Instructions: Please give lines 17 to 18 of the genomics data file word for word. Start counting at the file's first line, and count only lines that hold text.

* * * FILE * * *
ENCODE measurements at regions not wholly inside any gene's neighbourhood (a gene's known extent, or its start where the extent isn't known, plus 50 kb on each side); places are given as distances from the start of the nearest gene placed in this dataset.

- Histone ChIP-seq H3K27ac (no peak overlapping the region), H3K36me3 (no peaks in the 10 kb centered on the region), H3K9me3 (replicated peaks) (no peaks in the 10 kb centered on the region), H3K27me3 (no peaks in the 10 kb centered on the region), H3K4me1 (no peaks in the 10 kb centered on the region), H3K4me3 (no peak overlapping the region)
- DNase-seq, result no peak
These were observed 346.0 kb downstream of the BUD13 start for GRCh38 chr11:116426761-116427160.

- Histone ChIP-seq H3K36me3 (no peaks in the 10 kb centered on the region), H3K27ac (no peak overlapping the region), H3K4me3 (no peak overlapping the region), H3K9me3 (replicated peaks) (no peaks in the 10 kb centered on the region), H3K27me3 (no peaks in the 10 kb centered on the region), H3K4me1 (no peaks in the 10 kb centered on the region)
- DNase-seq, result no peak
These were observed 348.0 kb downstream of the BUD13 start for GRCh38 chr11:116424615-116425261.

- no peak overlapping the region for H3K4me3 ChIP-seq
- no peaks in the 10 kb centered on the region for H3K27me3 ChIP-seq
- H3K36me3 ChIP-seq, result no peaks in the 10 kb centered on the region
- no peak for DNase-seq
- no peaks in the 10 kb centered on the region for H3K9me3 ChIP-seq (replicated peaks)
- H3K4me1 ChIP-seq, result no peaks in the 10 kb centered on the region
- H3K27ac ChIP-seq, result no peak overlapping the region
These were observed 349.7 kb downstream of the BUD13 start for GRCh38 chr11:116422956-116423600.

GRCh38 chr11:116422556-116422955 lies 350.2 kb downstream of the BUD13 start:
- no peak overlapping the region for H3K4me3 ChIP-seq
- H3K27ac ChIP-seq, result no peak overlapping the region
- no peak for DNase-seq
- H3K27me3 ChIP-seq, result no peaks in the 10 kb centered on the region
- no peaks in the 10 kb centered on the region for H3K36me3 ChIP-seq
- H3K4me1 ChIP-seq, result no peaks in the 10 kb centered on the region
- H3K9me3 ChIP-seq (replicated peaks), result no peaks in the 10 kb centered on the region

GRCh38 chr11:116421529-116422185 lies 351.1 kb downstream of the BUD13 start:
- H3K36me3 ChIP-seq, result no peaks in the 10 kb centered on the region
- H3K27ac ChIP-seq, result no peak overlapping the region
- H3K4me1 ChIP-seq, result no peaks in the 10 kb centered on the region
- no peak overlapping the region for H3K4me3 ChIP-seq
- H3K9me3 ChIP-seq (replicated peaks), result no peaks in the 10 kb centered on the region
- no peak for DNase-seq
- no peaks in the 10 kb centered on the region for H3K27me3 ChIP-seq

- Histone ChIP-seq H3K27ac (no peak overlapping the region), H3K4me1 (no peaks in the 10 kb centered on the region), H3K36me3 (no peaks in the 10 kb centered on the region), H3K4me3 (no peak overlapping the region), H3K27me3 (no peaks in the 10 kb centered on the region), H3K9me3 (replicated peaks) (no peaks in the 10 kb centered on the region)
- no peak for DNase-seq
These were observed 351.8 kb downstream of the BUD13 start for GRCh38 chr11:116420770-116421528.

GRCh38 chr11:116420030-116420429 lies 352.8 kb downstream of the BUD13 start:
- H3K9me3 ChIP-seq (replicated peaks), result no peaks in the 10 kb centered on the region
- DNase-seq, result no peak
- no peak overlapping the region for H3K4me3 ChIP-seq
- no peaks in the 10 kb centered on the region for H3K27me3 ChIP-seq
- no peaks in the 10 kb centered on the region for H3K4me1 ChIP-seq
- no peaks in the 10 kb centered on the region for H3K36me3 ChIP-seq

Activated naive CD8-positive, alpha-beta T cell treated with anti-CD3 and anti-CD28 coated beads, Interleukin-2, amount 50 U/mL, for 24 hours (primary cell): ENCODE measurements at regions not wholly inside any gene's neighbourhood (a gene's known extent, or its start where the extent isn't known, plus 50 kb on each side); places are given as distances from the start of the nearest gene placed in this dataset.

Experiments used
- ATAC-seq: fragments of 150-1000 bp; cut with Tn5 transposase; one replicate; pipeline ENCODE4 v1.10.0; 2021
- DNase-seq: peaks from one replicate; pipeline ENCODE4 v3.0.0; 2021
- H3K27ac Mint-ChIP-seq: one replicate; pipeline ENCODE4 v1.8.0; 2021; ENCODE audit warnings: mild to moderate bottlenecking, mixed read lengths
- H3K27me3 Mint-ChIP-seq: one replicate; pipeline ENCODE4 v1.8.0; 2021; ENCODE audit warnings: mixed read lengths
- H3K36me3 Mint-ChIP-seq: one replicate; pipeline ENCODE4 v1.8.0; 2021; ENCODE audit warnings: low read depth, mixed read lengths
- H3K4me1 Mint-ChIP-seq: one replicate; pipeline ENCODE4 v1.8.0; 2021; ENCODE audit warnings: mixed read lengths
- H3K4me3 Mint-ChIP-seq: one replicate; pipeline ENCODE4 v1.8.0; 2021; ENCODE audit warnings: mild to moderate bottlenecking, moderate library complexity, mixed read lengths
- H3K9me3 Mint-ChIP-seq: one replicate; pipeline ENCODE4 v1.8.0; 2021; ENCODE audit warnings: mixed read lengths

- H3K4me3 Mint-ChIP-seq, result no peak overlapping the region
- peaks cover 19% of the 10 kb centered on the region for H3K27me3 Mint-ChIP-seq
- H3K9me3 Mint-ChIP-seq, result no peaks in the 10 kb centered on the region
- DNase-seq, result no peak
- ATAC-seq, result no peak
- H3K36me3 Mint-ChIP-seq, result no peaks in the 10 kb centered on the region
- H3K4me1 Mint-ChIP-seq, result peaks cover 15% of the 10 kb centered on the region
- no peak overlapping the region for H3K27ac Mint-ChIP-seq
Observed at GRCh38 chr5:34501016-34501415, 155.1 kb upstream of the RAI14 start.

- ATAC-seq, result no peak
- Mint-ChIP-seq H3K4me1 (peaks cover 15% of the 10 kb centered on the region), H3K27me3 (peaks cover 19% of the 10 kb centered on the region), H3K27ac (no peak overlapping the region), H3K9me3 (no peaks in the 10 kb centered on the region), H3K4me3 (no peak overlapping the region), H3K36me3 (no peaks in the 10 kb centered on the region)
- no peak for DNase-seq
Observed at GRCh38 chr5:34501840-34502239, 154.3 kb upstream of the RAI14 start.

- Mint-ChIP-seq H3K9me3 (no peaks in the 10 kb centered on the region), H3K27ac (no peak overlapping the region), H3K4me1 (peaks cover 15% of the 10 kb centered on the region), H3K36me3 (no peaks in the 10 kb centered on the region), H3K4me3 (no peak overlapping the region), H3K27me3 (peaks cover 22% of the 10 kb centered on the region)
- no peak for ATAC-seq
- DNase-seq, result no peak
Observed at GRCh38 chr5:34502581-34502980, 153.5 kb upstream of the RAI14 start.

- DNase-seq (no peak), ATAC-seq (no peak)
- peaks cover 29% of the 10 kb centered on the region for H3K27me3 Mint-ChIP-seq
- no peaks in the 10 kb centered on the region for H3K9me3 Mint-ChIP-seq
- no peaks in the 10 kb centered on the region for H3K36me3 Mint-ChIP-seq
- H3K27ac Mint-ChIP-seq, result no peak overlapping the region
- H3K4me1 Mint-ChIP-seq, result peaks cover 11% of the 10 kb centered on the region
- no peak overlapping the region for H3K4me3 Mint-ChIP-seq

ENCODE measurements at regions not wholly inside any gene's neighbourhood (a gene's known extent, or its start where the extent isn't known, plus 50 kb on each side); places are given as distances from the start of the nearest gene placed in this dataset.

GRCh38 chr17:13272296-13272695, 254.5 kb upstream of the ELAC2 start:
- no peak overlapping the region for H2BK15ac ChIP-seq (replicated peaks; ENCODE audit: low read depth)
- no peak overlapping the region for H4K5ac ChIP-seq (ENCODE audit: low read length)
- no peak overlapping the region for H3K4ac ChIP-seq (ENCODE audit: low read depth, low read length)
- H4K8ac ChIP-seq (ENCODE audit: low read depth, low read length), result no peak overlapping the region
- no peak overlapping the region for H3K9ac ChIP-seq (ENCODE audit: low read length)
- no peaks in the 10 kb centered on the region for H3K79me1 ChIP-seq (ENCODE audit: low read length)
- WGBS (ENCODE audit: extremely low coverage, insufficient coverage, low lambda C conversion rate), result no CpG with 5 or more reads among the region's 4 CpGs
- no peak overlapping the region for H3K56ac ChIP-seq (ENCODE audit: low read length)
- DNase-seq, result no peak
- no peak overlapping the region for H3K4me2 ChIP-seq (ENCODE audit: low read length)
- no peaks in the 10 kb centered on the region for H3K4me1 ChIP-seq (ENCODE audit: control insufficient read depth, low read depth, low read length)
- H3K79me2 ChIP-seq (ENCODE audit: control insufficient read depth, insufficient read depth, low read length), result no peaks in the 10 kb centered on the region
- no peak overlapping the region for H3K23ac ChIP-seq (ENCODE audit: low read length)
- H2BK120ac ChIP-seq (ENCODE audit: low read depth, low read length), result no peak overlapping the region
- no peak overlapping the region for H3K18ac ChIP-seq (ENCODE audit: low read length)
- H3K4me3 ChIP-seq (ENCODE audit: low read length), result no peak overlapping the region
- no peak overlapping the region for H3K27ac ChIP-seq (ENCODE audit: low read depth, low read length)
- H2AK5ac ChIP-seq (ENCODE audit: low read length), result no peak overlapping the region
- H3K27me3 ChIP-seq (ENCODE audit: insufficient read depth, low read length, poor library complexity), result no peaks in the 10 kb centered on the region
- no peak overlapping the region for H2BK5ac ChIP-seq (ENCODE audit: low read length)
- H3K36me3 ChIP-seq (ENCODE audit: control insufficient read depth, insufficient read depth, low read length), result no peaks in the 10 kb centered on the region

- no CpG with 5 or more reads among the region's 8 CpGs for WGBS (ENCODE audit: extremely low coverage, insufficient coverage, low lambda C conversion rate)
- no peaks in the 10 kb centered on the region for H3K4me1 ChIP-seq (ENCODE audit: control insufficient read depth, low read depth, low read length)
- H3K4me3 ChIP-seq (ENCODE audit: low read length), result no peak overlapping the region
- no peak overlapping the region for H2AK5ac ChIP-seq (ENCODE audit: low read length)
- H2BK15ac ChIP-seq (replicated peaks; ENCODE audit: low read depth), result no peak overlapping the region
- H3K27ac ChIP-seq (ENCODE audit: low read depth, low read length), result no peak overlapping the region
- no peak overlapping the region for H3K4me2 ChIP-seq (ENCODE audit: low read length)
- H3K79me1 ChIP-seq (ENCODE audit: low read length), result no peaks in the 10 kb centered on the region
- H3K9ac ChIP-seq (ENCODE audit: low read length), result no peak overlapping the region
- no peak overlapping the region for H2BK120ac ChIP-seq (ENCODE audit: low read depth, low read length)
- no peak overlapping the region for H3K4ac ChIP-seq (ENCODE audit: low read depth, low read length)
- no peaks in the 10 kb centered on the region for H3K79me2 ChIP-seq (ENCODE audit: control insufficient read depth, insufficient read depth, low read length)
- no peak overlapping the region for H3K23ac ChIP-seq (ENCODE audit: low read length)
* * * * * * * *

- no peak overlapping the region for H3K4me3 ChIP-seq
- H3K27ac ChIP-seq, result no peak overlapping the region